Every twelve years, a new city appears from the sand in the barren ghats of Triveni Sangam at Prayag near Allahabad, India. At this time leaders of many religious beliefs make this city their home, and with them gather their followers, thousands of naked ascetics, millions of devout Hindus, ordinary men of faith who come here to wash their sins by taking a dip in the confluence of three holy rivers, and swarms of international and national media who are here to just witness this spectacle, this carnival of faith, this the largest gathering of humanity in the world.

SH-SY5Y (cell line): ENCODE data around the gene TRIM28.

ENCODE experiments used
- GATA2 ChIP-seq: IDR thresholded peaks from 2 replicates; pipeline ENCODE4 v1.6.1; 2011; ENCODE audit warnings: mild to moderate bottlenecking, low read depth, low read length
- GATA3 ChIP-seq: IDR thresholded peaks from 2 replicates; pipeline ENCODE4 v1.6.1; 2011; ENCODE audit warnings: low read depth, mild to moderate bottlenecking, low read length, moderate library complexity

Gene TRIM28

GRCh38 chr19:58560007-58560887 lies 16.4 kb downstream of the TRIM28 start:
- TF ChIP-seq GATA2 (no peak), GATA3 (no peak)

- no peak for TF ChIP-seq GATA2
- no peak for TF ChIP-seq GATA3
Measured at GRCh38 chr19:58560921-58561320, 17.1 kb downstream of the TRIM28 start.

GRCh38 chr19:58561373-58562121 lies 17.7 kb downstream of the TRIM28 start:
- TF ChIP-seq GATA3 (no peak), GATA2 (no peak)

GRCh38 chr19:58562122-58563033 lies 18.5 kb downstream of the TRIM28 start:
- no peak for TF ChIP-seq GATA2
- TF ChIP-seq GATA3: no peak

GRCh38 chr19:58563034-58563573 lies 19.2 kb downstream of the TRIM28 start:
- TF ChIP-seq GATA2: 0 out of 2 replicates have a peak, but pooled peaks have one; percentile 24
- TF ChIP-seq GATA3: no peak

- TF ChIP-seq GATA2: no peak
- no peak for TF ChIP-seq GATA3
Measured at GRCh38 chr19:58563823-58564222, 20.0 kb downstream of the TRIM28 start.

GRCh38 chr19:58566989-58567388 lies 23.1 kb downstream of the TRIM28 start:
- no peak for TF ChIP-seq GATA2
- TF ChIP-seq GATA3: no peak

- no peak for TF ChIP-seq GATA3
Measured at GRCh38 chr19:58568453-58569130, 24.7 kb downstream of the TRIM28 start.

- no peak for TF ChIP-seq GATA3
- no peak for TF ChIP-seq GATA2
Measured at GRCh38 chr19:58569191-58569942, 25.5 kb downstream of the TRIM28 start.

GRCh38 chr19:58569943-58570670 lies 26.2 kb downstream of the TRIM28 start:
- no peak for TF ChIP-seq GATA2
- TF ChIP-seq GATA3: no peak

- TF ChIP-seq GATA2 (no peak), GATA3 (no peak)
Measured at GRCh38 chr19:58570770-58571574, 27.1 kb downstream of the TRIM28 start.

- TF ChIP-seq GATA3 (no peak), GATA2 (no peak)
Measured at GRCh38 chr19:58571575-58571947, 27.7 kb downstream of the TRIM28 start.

The Maha Kumbh Mela that fell in January-February 2013 was the most auspicious in 144 years. Hence, the city of Allahabad welcomed over 100 million people to temporary shelters over 56 days of the festival on the banks of the Sangam -- the amalgamation of three of the holiest rivers in Hindu mythology, the Ganga, Yamuna, and the mythical Saraswati. The night the fair began, I, with my parents, traveled from Delhi to experience different moods of the Kumbh Mela and also to capture this unprecedented influx of people. The morning of the very first day of the festival, I saw glory, human diversity, a parade of Nagasadhus with whips, pitchforks and flails, walking barefoot and chanting slogans, the play of extremism, and lots of politics, too.